So that means God can't move at all; he's stuck, even though we can move around. I also highly doubt that moving would be against his nature too, so you couldn't simply say that it's just against his nature.
That means that God can't beat me in a game of basketball, soccer, or any other sport that requires some kind of movement, even though I'm a crappy basketball player.
That means God can't beat me in a race.
Take that.
Seriously though, this was a lame debate. Was hoping TheAtheist wouldn't forfeit 2 rounds in a row. Oh well.
#66
Added:
--> @GuitarSlinger
Basically Joseph and Mary had sex, Jesus was one of the children that resulted; hence why Joseph's lineage matters.
As for prophecies about Jesus' parentage, I did a little Googling for you rather than trying to do it justice myself: https://www.blueletterbible.org/faq/don_stewart/don_stewart_234.cfm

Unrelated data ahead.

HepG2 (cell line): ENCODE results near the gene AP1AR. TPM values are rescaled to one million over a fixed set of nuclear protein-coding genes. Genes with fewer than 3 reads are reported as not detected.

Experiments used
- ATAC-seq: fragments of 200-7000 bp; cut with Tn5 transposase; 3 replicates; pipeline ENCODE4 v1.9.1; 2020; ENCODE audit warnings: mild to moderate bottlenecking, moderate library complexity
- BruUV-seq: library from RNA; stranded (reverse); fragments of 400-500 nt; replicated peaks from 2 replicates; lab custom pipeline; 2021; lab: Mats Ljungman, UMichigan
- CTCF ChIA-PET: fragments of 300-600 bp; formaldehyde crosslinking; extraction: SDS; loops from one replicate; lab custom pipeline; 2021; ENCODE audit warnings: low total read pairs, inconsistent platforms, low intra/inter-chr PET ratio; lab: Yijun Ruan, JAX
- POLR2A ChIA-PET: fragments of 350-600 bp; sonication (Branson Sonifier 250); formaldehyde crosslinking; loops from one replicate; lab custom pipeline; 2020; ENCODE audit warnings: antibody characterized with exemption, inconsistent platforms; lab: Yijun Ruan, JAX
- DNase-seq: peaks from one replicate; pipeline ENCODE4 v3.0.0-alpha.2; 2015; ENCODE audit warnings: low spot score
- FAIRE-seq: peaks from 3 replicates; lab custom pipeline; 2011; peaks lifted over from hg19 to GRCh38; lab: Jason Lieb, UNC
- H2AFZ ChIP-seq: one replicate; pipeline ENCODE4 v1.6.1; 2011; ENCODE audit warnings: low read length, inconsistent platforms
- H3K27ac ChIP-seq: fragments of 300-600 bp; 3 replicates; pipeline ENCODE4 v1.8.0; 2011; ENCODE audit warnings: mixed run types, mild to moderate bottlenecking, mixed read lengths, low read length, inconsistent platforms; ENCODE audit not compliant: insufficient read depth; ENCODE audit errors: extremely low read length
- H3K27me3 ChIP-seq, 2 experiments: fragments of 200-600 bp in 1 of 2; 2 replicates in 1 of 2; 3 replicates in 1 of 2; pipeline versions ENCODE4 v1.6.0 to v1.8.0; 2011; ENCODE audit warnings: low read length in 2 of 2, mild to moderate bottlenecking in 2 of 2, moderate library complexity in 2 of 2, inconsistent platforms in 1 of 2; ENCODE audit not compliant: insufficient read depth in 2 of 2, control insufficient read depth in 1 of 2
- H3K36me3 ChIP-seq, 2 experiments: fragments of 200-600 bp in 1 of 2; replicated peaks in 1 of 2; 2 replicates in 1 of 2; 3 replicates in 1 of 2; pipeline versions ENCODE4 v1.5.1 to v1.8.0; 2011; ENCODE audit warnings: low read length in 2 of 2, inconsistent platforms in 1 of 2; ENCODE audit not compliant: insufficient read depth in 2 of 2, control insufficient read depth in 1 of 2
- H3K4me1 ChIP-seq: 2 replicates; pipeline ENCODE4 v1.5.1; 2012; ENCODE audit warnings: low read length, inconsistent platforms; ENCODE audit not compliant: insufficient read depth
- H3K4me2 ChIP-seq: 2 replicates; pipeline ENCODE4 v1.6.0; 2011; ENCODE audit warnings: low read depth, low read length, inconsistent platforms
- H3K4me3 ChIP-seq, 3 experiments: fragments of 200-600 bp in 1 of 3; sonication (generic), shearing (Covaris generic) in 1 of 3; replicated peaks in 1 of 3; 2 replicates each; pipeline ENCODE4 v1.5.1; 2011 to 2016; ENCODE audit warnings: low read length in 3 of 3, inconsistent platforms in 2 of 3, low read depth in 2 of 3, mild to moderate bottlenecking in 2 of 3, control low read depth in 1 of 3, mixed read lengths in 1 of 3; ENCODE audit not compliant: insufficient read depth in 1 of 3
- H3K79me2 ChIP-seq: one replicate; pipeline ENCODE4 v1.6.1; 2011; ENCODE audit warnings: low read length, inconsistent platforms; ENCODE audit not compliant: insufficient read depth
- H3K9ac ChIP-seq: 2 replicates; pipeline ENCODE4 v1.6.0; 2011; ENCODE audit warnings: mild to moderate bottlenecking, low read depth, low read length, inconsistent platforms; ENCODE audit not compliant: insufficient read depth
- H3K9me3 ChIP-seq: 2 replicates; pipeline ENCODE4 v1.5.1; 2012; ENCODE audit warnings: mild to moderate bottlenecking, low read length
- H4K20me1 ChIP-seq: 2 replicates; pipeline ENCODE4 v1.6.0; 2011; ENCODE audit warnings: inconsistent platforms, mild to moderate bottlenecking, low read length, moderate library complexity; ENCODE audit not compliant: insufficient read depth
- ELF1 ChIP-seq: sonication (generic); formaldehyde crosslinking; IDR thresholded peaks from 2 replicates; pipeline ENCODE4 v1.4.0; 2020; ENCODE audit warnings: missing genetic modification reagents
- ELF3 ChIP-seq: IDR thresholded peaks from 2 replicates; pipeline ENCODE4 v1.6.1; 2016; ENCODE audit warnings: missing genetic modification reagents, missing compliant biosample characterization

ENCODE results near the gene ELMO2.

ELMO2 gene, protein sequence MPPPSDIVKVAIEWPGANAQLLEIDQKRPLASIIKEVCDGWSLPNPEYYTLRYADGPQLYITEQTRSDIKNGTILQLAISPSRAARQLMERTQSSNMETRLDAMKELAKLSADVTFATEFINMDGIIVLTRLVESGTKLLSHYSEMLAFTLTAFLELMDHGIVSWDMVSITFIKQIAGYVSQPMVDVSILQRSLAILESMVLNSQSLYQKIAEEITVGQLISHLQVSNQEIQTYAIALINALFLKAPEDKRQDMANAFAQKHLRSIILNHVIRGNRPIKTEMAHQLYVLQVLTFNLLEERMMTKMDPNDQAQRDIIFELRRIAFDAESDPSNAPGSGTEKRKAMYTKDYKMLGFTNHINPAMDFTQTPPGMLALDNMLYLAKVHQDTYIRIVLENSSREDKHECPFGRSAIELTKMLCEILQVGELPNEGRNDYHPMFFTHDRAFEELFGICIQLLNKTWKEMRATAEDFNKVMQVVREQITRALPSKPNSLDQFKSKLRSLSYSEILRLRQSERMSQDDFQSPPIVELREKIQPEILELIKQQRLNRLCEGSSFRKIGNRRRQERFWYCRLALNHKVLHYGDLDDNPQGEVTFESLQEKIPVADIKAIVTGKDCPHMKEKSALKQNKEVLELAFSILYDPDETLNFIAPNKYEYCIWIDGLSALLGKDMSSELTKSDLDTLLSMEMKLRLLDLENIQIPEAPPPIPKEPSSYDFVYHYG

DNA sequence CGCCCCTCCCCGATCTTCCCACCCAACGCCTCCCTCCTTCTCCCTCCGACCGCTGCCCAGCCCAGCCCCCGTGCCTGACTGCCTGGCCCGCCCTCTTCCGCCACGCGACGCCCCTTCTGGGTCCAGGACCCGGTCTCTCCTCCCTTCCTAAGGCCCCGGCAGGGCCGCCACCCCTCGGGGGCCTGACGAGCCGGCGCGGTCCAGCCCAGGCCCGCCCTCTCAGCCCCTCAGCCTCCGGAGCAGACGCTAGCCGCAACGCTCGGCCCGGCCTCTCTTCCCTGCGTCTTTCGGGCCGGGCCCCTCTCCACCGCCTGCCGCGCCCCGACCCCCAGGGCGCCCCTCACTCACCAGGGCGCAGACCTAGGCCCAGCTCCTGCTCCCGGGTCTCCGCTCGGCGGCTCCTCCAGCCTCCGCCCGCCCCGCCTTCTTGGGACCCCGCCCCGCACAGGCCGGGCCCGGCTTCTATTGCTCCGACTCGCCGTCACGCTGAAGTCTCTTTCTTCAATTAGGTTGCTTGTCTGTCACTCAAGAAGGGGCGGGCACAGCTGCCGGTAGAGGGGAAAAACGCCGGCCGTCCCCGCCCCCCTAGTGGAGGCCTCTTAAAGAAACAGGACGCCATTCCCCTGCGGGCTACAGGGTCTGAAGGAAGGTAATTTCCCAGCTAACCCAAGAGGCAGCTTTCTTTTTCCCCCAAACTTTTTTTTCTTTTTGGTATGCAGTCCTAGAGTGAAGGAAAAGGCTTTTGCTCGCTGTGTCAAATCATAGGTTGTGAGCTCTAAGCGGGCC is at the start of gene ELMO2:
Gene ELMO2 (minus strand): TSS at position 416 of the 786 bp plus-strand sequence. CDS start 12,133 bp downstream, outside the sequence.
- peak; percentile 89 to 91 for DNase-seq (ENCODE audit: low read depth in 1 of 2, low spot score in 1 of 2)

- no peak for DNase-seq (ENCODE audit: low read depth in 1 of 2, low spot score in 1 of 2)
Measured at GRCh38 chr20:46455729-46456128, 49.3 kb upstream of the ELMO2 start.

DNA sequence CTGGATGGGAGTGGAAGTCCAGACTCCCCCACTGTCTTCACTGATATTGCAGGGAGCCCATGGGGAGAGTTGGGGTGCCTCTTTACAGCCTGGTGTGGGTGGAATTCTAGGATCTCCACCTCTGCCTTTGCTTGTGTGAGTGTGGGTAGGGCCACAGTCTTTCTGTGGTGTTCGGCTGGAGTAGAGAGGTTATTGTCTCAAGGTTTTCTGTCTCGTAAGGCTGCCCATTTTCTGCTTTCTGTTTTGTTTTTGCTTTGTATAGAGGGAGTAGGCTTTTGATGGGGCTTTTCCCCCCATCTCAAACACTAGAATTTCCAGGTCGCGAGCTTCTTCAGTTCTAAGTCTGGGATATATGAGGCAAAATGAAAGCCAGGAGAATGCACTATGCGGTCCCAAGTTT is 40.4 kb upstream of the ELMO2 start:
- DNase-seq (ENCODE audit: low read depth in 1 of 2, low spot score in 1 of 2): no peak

#65
Added:
--> @Ragnar
Perhaps you can clarify then, what exactly do you mean by "blood son"? How did you define it in your thesis?
To me "blood son" has a very specific connotation a blood relative, a biological relative. I have intercourse with my wife, and she conceives, a bears a son. This son is my blood relative, my blood son. However, I can also adopt a child that has different biological parents. I can raise this child as my own and call him my son. I don't think though this would be called my "blood son".
So i'm curious, what do you mean by "blood son", and how exactly does Matthew prove Jesus is the "blood son of Joseph". I'm very familiar with the story, so no need to recite the lineage.
Also, I"m curious as to where it says in order to be the Messiah he had to be the "blood son" of Joseph (or blood relative of Abraham).